Sitting at 6,288 feet above sea level in the Presidential Range of the White Mountains of New Hampshire, Mount Washington is the highest peak in the northeastern United States and is notorious for its wild and unpredictable weather. The Mount Washington weather observation station claims to be the “Home of the World’s Worst Weather,” and the highest wind speed ever recorded outside a tropical cyclone, 213 miles/hour, was measured on its summit.
Mount Washington is one of New Hampshire’s top tourist destinations and you can drive, take a cog train, or hike to the summit. On a clear day, you can see all the way to the neighboring states of Maine, Vermont, and Massachusetts, and even into Canada. A visitor center on the summit houses a natural history museum, weather observatory, and cafeteria.
Where is Mount Washington?
Mount Washington is located in northern New Hampshire near the township of Sargent’s Purchase. The nearest major airport is in Portland, Maine, but many visitors arrive by car from Boston, 130 miles to the south. The mountain is almost entirely located in the White Mountain National Forest and the summit and surrounding area is part of Mount Washington State Park.
The highest peaks in the Presidential Range are named after American presidents, with the tallest mountain (Mount Washington) named after the first president. The second highest peak (Mt. Adams) is named after the second president, the third highest peak (Mt. Jefferson) after the third president and so on. Due to an early surveying error, Mount Monroe turned out to be 22 feet higher than Mount Madison, disrupting the summit-naming convention.
Driving to the Peak
Hiking to the top of a region’s tallest mountain involves a long and arduous climb, but for an easier way to the summit, all you need to do is jump in your car and head for the Mount Washington Auto Road. With an average grade of 12 percent and a mile section of hard-packed gravel, a good vehicle is a must. Due to safety reasons, no bicycles, RVs, trailers, campers, or conversion vans are permitted on the auto road.
This steep and narrow mountain road is not for the faint of heart and a sign at the base of the route states, “If you have a fear of heights, you may not appreciate this driving experience.” Guided tours are available if you’d rather not drive the road yourself or you take a ride on the Mount Washington Cog Railway. Most vehicles take about 30 minutes to ascend the 7.6 mile route to the top. A fee is required to drive the Mount Washington Auto Road and includes an audio tour CD, admission to the Mount Washington Observatory museum, and the coveted “This car climbed Mt. Washington” bumper sticker.
Hiking Mount Washington
The Mount Washington summit is a major destination for hikers, but thanks to its unpredictable weather, it is considered one of the most dangerous hikes in North America. Hikers need to plan for high winds, rain, and freezing temperatures regardless of time of year. Even in good weather, the climb up Mount Washington is still very difficult due to its steep and challenging terrain.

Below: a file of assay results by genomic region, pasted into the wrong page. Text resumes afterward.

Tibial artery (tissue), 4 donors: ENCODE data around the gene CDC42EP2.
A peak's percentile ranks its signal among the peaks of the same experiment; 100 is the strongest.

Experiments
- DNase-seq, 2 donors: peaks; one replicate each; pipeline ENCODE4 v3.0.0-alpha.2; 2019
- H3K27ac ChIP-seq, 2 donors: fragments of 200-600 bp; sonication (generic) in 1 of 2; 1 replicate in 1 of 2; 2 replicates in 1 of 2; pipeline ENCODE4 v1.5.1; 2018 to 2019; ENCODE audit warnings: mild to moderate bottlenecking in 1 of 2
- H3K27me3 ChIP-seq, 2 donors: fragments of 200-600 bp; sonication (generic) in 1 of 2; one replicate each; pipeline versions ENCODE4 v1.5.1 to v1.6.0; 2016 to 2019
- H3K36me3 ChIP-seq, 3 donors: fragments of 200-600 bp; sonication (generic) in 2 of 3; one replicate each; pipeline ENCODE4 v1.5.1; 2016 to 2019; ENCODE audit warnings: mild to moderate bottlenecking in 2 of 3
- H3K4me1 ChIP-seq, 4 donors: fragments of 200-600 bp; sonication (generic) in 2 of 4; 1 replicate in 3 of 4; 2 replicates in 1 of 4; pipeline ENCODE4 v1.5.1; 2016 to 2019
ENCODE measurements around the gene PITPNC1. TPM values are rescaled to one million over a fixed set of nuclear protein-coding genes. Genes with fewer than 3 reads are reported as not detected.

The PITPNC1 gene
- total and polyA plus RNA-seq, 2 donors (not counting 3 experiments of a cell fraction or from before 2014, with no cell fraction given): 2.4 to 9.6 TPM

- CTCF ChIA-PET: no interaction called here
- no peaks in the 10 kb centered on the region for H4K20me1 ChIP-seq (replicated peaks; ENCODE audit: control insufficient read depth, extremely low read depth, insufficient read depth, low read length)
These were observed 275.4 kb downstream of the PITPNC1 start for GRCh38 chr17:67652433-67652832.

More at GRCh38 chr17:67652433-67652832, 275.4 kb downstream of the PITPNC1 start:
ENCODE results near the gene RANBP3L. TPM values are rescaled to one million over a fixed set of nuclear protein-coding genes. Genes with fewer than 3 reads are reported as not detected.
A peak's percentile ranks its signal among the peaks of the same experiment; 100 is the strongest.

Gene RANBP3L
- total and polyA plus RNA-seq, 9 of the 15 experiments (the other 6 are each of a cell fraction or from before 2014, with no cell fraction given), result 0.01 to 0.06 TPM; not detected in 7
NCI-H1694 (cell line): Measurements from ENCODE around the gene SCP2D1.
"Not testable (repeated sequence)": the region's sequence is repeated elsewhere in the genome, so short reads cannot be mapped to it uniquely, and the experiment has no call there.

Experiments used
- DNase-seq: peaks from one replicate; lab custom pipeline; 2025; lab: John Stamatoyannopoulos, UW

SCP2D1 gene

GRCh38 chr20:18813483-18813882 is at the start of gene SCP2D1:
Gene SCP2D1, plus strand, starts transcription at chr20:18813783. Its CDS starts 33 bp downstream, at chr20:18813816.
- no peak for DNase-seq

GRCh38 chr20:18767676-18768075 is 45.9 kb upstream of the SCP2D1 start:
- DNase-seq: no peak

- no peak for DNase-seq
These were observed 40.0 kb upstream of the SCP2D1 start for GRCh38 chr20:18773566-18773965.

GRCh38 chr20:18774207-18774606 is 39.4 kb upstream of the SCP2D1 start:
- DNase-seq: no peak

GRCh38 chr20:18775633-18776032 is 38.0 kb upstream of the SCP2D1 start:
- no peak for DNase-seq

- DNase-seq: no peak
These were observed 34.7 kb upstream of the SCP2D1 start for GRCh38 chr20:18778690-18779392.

The Tuckerman Ravine Trail is the shortest and most popular route to the summit. The trail leaves the Pinkham Notch Visitor Center and travels 3.8 miles with over 4,000 feet of elevation gain to the summit. Several other routes are available, but they are longer and more strenuous. A hiking shuttle is available to take hikers from the top of Mount Washington back to Pinkham Notch and the Great Gulf Trailhead.
Best Times of Year to Visit Mount Washington
The Mount Washington Auto Road is generally open mid-May through mid-October, although exact opening and closing dates vary yearly based on weather conditions. Autumn colors are fantastic in the area and leaves tend to peak at the higher elevations the first or second week of October. Guided snowcoach and snowcat trips are the only way to travel the Auto Road in winter.
Hiking trails are open year-round, but winter ascents of the mountain should only be attempted by experienced climbers only. Venturing into the mountain’s snowy terrain requires avalanche training and technical winter climbing skills.
Camping Near Mount Washington
From RV resorts to backcountry tent sites, the White Mountain National Forest offers a wide variety of camping options. Lafayette Place Campground in Franconia Notch State Park is one of the most popular New Hampshire campgrounds and is only a 5-minute drive from Flume Gorge, a fantastic natural granite gorge. A path of boardwalks and bridges hugs the river providing up close views of waterfalls, glacial pools, and granite cliffs.
You’ll also find several options for both rustic and elegant inns in North Conway, a picturesque New England town considered the gateway to Mount Washington and the White Mountains.
Other Things To Do in The White Mountains Of New Hampshire
The White Mountains of New Hampshire have much to do in addition to getting to the top of Mount Washington. You can visit Robert Frost’s former home, now The Frost Place museum in Franconia, sample local brews at the Schilling Beer Company in Littleton, or stay a night or two in the backcountry by trekking to one of New Hampshire’s AMC Huts, a network of eight mountain huts that can only be reached by foot. South of the White Mountains, Pawtuckaway State Park is a great spot to go swimming, kayaking, and fishing.
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